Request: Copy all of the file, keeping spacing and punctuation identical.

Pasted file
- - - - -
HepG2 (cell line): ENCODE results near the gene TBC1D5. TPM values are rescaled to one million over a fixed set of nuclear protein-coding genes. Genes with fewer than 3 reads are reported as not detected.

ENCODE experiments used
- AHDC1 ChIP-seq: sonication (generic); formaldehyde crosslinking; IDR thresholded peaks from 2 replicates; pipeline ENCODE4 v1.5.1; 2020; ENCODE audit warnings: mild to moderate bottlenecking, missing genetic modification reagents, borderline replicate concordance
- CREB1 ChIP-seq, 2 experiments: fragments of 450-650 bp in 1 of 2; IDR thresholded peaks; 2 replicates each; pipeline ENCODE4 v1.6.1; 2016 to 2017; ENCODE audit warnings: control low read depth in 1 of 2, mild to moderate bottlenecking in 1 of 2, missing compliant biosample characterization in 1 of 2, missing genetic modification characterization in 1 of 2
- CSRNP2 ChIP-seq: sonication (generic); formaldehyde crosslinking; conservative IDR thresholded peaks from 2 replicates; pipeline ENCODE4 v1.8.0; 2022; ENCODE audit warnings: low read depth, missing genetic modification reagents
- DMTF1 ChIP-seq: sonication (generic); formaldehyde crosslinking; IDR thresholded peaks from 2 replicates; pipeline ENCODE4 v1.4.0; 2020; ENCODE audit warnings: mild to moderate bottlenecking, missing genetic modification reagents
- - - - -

HepG2 (cell line): ENCODE results near the gene TBC1D5. TPM values are rescaled to one million over a fixed set of nuclear protein-coding genes. Genes with fewer than 3 reads are reported as not detected.

ENCODE experiments used
- AHDC1 ChIP-seq: sonication (generic); formaldehyde crosslinking; IDR thresholded peaks from 2 replicates; pipeline ENCODE4 v1.5.1; 2020; ENCODE audit warnings: mild to moderate bottlenecking, missing genetic modification reagents, borderline replicate concordance
- CREB1 ChIP-seq, 2 experiments: fragments of 450-650 bp in 1 of 2; IDR thresholded peaks; 2 replicates each; pipeline ENCODE4 v1.6.1; 2016 to 2017; ENCODE audit warnings: control low read depth in 1 of 2, mild to moderate bottlenecking in 1 of 2, missing compliant biosample characterization in 1 of 2, missing genetic modification characterization in 1 of 2
- CSRNP2 ChIP-seq: sonication (generic); formaldehyde crosslinking; conservative IDR thresholded peaks from 2 replicates; pipeline ENCODE4 v1.8.0; 2022; ENCODE audit warnings: low read depth, missing genetic modification reagents
- DMTF1 ChIP-seq: sonication (generic); formaldehyde crosslinking; IDR thresholded peaks from 2 replicates; pipeline ENCODE4 v1.4.0; 2020; ENCODE audit warnings: mild to moderate bottlenecking, missing genetic modification reagents